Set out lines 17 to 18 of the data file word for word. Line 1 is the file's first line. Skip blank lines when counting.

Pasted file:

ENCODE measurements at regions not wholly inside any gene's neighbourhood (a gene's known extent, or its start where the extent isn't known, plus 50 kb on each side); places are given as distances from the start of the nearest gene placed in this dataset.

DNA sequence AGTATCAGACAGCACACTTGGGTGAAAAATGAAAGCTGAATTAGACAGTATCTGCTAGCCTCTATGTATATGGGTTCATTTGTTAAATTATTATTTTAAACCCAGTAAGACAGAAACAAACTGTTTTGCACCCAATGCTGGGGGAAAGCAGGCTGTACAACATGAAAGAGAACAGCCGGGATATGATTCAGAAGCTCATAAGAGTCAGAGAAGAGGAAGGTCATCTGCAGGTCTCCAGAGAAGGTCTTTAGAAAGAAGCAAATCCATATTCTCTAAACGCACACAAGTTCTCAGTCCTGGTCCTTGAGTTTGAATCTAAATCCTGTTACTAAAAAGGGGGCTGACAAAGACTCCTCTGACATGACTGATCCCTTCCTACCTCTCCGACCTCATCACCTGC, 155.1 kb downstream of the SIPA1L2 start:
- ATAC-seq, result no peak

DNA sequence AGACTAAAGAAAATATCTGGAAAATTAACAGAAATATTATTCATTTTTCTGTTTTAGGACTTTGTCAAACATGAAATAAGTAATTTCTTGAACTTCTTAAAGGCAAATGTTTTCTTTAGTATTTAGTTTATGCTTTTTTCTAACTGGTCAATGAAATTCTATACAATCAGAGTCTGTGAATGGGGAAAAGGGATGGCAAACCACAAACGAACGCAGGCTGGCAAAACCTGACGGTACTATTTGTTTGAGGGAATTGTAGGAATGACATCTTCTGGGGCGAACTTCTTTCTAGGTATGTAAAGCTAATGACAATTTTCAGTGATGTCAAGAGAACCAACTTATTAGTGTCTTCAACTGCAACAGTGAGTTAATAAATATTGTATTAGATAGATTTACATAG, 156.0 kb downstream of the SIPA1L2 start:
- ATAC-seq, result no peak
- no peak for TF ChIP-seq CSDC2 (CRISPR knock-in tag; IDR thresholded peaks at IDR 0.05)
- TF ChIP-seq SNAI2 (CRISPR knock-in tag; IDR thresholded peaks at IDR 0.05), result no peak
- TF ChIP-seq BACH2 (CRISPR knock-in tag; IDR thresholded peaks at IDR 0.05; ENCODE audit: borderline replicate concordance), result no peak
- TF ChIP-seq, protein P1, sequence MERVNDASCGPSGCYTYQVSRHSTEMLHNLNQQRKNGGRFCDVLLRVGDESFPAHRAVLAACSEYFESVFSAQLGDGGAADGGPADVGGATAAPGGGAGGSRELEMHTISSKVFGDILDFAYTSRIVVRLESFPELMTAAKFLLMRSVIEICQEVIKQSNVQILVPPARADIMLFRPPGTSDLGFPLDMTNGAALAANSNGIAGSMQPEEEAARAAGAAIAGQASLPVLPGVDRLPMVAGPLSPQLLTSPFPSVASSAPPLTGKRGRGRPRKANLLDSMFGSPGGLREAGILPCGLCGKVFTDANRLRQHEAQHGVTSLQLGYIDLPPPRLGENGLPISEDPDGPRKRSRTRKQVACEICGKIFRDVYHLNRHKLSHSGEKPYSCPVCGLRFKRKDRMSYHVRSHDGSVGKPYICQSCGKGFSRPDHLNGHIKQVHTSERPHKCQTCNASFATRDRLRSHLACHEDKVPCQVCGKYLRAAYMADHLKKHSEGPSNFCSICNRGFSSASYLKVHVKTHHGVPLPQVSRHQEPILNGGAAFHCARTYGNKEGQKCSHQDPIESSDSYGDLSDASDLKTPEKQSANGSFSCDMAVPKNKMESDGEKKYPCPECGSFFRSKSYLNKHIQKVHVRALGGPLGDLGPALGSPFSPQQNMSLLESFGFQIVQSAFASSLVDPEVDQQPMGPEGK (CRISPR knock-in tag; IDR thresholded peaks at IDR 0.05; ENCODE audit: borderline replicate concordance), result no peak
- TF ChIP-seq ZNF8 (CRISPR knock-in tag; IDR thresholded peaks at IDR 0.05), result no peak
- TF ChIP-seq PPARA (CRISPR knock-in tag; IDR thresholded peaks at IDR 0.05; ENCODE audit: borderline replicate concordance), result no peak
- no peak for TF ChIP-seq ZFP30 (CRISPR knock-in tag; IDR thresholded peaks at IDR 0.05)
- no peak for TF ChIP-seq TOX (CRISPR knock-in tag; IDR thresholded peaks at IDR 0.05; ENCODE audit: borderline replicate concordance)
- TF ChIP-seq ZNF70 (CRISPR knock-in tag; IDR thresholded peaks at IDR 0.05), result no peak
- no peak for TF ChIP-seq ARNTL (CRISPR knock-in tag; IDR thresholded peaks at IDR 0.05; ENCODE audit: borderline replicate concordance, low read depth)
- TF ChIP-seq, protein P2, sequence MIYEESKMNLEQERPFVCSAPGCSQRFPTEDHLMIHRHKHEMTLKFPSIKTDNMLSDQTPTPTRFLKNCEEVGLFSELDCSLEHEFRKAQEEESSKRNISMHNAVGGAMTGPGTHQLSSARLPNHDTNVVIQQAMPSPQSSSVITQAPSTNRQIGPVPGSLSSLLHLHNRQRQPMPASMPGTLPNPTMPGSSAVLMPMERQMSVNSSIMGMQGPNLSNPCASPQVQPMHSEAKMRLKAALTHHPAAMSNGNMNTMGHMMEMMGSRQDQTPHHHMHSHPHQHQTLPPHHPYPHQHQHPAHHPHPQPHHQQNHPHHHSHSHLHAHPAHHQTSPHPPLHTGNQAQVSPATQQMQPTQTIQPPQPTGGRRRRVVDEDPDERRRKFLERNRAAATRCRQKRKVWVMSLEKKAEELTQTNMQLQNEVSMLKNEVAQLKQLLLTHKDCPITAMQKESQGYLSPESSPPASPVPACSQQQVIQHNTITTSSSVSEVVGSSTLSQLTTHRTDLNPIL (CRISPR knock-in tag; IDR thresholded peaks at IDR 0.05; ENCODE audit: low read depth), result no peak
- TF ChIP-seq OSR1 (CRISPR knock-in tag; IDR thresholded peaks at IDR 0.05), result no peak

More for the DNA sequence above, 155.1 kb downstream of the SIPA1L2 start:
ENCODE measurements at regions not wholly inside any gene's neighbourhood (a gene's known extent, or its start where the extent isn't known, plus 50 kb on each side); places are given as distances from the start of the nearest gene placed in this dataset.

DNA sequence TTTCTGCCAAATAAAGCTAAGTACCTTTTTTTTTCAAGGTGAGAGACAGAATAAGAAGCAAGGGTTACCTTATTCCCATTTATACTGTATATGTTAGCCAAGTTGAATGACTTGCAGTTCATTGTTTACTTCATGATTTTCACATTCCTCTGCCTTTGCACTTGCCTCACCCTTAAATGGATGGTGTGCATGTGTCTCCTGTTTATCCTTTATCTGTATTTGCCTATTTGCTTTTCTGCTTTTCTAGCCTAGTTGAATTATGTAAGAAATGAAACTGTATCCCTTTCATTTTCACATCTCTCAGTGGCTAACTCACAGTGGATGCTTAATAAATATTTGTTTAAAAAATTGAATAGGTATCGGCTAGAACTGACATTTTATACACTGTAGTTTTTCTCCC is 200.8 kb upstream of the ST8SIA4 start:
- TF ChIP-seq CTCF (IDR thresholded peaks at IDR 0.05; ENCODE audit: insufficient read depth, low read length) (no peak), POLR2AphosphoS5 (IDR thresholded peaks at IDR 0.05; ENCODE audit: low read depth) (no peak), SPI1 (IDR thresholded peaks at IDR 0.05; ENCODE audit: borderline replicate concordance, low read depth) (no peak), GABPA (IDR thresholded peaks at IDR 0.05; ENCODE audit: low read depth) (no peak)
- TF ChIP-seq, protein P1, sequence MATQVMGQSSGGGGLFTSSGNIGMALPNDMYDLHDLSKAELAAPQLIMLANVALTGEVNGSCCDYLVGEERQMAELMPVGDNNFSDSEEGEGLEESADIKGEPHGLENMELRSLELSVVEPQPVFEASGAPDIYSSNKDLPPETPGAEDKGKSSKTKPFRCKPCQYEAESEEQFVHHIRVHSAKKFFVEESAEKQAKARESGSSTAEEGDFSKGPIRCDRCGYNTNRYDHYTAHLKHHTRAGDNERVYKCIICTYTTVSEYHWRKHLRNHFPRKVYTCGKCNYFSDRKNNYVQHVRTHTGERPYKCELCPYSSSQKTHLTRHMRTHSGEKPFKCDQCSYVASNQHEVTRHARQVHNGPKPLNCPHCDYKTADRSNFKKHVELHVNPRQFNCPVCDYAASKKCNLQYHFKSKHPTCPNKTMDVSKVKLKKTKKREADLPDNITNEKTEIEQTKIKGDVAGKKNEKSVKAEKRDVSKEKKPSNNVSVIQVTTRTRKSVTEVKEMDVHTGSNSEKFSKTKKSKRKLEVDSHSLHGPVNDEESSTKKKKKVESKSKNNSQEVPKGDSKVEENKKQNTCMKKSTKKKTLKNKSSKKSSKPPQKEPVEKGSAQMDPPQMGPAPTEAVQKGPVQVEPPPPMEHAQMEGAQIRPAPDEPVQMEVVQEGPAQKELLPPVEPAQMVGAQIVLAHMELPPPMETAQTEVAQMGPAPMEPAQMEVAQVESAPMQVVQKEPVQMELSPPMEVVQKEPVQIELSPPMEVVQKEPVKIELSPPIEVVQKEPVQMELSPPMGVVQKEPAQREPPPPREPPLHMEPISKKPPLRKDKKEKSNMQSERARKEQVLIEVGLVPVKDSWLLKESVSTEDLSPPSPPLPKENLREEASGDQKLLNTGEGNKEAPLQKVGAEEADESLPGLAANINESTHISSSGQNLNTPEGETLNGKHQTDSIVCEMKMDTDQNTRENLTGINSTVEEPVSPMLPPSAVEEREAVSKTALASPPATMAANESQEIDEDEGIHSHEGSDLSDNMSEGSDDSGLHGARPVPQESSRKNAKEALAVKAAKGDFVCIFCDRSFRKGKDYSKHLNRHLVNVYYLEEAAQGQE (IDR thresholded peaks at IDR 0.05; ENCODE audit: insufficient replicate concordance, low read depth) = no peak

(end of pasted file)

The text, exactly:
- TF ChIP-seq OSR1 (CRISPR knock-in tag; IDR thresholded peaks at IDR 0.05), result no peak

More for the DNA sequence above, 155.1 kb downstream of the SIPA1L2 start: